At four years old my parents gave me what every quintessential history book and American novel – what every Manifest Destiny type would tell you an American should half. We had a two story house on a tree-lined street, My parents had two kids, spaced two and a half years apart. We had a yard with a jungle gym. My parents had outrageously large sunglasses (this was the 80s, although the look came back in 2000 when I proudly boasted my own pair). We never had the picket fence – ours was concrete – but we did live in art deco Miami Beach and, really, a white picket fence was just too middle America for us. Oh, and we got the dog. That was another memory. I don’t remember picking her out. But I remember one Hanukah afternoon, or night, (did I mention we were Jewish?), we were told there would be no present. We would be picking out a dog. And I remember driving home with her sleeping on Mom’s lap with her head on mine. Mom remembers her throwing up. I don’t remember that part.

I was close with my parents. And as I grew up I had the normal teen-angst. And as I write I’ll get into that. But I was oddly close with my parents. Some of my friends were like that too, but my family – we had this weird bond. Much different than any other family I ever knew. I told my mom everything. So much so that a lot of my friends wouldn’t tell me things because they feared I would tell my mom. 99% of the time they were right.

The point of all this isn’t some Augusten-esque peek into some crazy family who plays electro-shock therapy with each other and has a masterbatorium. Really, my family probably isn’t that crazy. We’ve done stupid things and made mistakes. Some of which I can write about, some of which I won’t. But really, we’re pretty normal. At least when you compare us to those obese mothers who whore their kids out on stage in glitter and tiaras, living vicariously through their five-year olds – I believe TLC already has a documentary about them called Stage Parents. There is no insect or excessive abuse. Perhaps a touch of alcoholism and addiction but, the craziest sexual escape you’ll read about is in the back of a Ford Taurus with no A/C on the side of a dirt road in the middle of a Florida summer with a guy named Bishop with faded tattoos.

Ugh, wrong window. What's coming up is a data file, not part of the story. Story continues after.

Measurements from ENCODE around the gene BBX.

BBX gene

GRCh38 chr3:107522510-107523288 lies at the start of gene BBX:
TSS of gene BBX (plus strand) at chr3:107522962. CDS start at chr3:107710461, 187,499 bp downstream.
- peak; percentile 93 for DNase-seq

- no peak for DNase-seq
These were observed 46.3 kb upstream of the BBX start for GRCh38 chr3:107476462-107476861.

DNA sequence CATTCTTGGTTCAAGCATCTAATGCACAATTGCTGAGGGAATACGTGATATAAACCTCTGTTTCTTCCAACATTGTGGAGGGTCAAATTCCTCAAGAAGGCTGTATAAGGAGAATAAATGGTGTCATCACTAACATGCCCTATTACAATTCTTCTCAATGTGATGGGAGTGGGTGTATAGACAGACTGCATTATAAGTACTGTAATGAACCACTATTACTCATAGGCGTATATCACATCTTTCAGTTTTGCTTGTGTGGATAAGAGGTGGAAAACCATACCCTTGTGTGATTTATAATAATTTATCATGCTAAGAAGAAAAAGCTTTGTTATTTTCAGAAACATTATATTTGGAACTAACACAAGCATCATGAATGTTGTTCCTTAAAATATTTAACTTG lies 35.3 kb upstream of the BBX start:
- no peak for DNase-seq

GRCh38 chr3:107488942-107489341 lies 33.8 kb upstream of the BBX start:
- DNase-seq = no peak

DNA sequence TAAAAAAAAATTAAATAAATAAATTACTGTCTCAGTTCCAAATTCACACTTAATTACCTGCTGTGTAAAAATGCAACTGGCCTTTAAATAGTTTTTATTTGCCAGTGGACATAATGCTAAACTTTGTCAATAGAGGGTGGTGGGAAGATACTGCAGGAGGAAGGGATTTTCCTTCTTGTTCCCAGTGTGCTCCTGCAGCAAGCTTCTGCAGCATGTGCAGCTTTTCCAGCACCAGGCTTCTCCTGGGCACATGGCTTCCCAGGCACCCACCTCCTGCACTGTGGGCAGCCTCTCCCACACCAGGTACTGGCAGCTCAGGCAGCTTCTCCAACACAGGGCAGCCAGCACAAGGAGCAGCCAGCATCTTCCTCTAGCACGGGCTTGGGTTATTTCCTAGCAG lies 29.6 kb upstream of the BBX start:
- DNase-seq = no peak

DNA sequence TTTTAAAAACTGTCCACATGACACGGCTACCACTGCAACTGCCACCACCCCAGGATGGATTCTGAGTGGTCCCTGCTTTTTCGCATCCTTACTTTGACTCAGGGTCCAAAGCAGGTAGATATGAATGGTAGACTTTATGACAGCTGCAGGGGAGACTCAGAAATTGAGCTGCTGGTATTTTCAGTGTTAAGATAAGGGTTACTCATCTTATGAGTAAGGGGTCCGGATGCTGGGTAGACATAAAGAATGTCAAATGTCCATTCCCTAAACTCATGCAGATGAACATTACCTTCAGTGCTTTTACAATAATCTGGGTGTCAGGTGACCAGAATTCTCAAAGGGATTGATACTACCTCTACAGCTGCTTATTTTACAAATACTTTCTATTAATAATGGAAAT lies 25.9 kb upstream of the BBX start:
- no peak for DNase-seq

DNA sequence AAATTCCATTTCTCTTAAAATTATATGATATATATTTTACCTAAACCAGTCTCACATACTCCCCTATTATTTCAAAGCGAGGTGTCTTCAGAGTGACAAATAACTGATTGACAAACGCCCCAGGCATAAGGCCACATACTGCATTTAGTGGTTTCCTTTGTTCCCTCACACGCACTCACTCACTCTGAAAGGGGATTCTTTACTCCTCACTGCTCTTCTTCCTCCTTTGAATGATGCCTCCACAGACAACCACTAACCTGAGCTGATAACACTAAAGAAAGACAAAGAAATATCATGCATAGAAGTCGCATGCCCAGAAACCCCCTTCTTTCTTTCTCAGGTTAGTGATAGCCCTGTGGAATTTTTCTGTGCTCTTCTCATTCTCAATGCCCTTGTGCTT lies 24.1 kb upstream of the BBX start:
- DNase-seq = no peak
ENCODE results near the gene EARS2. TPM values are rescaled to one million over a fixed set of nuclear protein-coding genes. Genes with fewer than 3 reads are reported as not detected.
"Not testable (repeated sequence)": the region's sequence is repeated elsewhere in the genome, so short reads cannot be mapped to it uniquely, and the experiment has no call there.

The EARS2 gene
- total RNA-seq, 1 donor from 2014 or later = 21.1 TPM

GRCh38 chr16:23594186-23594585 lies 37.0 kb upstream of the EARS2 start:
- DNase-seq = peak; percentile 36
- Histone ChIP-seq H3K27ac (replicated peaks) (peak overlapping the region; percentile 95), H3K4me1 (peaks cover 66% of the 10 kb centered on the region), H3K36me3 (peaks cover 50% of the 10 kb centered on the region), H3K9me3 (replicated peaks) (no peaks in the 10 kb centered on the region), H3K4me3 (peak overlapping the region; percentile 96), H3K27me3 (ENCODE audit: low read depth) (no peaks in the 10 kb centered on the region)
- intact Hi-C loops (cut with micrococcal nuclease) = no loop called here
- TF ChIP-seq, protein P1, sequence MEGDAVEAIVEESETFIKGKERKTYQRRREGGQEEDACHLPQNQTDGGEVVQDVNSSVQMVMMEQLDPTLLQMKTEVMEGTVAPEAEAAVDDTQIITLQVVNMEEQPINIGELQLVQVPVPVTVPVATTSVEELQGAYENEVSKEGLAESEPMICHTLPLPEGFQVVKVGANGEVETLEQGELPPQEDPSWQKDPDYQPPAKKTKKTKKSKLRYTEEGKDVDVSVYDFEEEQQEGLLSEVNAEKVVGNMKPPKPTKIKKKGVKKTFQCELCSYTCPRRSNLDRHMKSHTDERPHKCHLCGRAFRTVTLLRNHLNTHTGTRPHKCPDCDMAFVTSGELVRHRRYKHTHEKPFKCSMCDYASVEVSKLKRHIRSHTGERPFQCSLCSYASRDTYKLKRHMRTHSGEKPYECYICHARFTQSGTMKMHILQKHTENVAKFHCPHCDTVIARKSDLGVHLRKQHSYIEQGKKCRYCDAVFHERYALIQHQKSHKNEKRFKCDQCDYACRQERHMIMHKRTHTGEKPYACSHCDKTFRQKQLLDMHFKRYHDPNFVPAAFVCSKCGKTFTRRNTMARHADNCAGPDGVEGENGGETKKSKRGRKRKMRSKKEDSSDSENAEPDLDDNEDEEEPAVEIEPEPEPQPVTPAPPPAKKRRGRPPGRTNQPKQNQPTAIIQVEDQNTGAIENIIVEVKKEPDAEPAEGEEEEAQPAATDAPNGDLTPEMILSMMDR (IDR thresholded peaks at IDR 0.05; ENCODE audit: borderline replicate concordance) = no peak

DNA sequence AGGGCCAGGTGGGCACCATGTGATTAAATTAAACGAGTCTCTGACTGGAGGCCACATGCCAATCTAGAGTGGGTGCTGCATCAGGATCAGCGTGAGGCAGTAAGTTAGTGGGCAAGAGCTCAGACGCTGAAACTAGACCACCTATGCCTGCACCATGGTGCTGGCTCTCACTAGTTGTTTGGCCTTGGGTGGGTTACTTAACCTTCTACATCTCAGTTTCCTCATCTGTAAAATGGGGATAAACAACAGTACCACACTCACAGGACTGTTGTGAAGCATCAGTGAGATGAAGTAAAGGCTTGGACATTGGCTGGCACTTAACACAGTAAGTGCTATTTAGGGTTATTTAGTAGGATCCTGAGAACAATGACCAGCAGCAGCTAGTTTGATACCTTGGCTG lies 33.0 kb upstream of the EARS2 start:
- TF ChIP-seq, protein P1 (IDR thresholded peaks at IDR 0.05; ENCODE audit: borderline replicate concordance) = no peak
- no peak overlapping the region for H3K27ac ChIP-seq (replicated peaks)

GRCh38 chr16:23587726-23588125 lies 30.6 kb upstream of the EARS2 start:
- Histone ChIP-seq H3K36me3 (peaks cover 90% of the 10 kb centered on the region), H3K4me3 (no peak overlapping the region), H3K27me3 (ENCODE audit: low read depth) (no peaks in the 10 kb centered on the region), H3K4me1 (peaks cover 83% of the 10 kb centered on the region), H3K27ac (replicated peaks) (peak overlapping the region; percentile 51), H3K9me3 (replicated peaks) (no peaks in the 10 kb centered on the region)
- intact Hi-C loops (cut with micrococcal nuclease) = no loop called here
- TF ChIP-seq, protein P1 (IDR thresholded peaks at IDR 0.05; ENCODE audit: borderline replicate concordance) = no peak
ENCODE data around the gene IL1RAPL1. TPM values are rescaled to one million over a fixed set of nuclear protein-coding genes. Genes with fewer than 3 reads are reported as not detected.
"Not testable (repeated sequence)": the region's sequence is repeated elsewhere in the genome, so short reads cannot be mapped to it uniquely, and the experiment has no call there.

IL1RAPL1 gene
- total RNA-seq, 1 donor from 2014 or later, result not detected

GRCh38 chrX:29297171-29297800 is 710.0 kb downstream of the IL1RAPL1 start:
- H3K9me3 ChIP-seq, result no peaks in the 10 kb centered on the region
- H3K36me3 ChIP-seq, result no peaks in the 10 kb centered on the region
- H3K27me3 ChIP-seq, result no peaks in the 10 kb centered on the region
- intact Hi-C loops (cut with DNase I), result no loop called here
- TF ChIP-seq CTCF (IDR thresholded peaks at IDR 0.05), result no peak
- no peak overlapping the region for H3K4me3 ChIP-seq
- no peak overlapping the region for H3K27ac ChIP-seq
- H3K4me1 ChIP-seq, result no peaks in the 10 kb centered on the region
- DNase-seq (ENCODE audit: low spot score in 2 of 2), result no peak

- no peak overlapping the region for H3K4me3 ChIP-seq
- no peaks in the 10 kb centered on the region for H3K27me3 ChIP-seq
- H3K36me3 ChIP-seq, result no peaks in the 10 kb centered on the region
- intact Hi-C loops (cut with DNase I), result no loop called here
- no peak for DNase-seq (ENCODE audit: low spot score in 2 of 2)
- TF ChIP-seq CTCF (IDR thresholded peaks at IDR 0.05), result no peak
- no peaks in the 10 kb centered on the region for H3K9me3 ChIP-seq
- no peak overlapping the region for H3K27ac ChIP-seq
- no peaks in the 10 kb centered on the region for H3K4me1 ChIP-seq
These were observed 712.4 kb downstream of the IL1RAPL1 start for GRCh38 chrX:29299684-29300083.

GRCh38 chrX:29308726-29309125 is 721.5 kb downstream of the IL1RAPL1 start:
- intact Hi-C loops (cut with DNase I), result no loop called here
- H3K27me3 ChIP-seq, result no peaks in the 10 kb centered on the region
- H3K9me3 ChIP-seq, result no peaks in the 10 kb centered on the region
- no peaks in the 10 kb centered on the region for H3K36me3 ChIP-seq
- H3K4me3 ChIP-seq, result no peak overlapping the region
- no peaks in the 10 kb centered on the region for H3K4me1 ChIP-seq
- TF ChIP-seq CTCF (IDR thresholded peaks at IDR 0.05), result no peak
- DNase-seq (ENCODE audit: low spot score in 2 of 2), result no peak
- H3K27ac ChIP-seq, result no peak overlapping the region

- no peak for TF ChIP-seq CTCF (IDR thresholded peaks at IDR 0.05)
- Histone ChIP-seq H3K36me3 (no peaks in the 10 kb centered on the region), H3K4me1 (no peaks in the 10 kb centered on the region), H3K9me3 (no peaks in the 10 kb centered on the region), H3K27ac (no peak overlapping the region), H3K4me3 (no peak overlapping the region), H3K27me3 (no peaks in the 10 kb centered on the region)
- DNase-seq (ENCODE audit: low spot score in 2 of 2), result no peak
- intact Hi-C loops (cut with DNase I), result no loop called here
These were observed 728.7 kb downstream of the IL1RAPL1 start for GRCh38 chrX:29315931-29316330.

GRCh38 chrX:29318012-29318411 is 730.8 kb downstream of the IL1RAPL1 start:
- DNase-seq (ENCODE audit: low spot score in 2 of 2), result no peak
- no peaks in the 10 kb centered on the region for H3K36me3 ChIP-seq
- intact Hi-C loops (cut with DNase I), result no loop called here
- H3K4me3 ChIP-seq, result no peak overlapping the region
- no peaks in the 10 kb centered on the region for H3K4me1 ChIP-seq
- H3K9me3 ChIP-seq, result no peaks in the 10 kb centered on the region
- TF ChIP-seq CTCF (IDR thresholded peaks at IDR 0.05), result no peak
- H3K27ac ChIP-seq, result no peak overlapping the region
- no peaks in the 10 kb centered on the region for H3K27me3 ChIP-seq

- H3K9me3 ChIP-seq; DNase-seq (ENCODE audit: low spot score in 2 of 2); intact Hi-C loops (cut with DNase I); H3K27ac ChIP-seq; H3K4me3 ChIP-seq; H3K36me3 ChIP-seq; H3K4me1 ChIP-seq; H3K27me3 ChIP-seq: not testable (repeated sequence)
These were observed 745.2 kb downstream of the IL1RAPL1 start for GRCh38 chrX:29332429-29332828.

And It’s not supposed to just be some laundry-list of memories. But I will warn you. I’m just going to be writing. I’m not looking back. I’m not fixing things. If I do, I’ll stop. I know I will. It’s always what happens. I’ve already made a mistake because I went back to add this in. Maybe additions are ok. And maybe deleting things to protect others are ok. And whether this is all fact, or all fiction, or a mix of both, well I don’t know. Like I said, I’ve always had trouble telling memory from dream. And I’ve always had trouble remembering order. So if someone I know reads this. Don’t be offended. Don’t say “Hey that didn’t happen” or “It didn’t happen like that” or “That happened, but not then.” Think of this as a steam of consciousness. Just let this happen. We’ll call it an experiment. We can edit this when I get to 100,000 words. You keep count though, because I’m not going to. And don’t judge. I have no problem turning off comments if someone comes on here and judges. This is taking strength. People make a lot of enemies writing. And if that happens so be it. But I’m not strong enough to take on judgment yet. So I guess that’s my “blog” warning. Because I will post these as I write them. When I write them. When I feel strong enough to write them.  And remember. I’m not looking back. So I have no idea what I wrote.

I’m not writing this to turn into the next best seller. If it works out like that? Fantastic. What English major doesn’t dream of writing the next big seller. Well, not including those who take the BA to just get through school and have no idea what they want to do. Or those who fly through it to become teachers or lawyers. Or journalists. I guess there are a few who don’t dream of writing. But really, this is for me. To try and figure out where I went wrong and ended up the way I did. Or maybe not to figure out where I went wrong, because maybe nothing went wrong. Maybe this is just may way of healing. My way of being ok with where life took me. And my way of letting go to move forward. But whatever it is, it is. This is my therapy. OK, and if it turns into a novel, I will be fucking thrilled.